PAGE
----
The moral of the web design story
“Keep Your Graphic Designer on a Short Leash” by Tim Ash (Website Magazine, February 2010). It’s Friday so let’s get right to the meat of the matter. First, it’s not just your graphic designer you need to keep on a short leash. Chances are good you need to keep you on one too. A web site is a tool. A tool that helps you meet certain objectives to engage your guests. But more importantly, it’s a tool that helps your guest satisfy certain needs. In short, it’s about them, not you. Define those needs and then work from there.
For example, just because you (or your designer) see something “cool” on another site does not mean it’s a good idea. The question is, does that “coolness” meet one of your defined needs or not? If it doesn’t help to meet a need then it should be taken off the table. No ifs, ands or buts. The fact is, there are far too many “cool” but bad ideas out there already. Don’t get sucked into thinking “cool” is the answer. Quite often such gimmicks get tired pretty quick. Unless of course you want your brand to seem tired.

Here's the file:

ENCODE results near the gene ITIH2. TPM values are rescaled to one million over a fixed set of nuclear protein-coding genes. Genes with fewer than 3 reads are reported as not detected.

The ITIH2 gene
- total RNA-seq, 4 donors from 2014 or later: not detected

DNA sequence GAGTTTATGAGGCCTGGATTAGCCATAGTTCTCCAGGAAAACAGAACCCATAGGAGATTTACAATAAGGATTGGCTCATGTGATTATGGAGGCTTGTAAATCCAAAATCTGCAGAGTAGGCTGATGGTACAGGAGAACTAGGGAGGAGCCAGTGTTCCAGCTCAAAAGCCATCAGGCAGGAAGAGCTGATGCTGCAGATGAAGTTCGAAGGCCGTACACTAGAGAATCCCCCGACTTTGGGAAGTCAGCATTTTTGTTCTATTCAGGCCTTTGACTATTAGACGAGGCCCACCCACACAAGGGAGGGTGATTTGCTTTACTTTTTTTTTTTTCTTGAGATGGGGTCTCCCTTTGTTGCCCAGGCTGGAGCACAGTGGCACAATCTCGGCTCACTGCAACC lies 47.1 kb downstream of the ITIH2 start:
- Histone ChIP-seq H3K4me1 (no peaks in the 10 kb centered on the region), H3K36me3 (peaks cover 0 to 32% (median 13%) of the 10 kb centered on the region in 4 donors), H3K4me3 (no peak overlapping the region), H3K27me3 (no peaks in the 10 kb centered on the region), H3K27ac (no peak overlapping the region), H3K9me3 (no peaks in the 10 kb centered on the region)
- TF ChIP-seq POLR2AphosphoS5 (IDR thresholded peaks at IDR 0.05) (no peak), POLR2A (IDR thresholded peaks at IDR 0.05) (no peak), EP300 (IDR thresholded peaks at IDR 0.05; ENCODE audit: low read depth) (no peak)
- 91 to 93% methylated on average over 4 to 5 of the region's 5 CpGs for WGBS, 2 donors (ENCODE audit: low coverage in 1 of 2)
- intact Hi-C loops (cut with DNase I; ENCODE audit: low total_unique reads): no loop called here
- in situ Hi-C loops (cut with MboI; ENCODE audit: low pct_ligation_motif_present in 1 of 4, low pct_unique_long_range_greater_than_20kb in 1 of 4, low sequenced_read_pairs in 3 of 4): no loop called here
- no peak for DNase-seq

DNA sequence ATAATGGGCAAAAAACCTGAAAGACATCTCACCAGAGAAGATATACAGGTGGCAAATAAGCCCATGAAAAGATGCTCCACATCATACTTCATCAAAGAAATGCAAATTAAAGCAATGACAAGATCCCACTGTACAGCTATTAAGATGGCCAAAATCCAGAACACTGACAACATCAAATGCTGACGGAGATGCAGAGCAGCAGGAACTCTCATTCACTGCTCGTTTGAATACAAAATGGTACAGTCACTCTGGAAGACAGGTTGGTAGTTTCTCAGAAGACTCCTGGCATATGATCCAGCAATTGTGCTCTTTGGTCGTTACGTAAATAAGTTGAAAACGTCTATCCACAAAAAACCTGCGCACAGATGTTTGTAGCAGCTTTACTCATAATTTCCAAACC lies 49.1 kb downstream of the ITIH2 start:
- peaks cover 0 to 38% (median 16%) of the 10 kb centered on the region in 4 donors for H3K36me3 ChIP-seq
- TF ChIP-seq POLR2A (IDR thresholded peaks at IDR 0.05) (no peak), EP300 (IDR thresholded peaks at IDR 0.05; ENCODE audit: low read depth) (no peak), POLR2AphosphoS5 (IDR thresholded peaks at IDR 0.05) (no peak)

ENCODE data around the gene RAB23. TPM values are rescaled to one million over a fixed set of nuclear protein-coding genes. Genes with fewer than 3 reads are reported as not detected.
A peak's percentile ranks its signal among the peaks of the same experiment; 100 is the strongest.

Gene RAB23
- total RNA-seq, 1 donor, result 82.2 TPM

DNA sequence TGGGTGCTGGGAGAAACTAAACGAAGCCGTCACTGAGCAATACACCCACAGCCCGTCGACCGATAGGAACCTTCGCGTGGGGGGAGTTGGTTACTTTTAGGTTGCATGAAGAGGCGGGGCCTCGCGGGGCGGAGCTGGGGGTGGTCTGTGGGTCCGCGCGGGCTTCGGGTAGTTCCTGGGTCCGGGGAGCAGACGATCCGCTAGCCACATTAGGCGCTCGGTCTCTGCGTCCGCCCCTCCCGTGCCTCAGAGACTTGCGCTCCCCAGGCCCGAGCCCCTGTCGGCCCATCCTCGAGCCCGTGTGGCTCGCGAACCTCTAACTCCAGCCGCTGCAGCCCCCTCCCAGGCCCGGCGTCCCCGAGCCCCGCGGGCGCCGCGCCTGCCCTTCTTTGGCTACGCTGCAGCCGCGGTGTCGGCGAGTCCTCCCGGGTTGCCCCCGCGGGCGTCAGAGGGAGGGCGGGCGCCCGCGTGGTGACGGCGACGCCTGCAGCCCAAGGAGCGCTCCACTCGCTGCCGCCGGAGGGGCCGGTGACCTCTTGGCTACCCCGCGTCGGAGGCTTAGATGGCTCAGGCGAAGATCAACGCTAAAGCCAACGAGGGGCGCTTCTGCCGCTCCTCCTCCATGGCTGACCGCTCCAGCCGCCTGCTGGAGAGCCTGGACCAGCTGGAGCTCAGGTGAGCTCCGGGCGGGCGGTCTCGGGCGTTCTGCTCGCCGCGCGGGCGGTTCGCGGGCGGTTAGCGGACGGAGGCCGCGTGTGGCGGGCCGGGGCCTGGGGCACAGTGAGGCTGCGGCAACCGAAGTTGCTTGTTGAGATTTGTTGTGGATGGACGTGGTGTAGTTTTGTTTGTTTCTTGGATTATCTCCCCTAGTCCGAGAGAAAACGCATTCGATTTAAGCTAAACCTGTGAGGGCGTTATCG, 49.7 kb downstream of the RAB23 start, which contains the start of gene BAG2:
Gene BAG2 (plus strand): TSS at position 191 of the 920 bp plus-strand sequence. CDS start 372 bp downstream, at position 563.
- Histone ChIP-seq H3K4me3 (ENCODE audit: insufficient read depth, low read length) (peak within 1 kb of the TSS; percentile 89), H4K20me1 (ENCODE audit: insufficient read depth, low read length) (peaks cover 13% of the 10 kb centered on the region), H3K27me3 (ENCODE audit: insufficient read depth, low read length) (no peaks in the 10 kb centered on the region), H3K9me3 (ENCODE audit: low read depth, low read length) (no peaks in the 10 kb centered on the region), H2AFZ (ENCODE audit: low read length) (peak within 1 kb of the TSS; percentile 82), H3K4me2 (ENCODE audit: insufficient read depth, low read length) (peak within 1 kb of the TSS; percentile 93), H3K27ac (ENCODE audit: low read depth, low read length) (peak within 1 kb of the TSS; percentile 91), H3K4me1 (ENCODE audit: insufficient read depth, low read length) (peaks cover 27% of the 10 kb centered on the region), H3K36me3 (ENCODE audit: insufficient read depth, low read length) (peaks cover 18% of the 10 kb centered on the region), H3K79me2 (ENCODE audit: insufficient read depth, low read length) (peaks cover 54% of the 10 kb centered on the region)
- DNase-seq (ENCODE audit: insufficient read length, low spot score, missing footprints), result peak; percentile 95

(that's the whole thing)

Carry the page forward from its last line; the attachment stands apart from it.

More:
Tim’s key pearl comes in the final paragraph:
The moral of the story is clear: When it comes to landing pages, graphic artists need to follow a minimalist visual aesthetic that focuses on conversion and not window dressing. The new landing page may not be exciting visually, but that is not the objective. On a toned-down page the call-toaction emerges from the relative stillness of the page. “Boring” works. And it makes more money — that should make it plenty exciting.
And while you’re at WebsiteMagazine.com be sure to also check the primer “Building and Maintaining an Online Brand” by Peter Presitpino (Editor-In-Chief). A good piece of back to basics to keep you on track.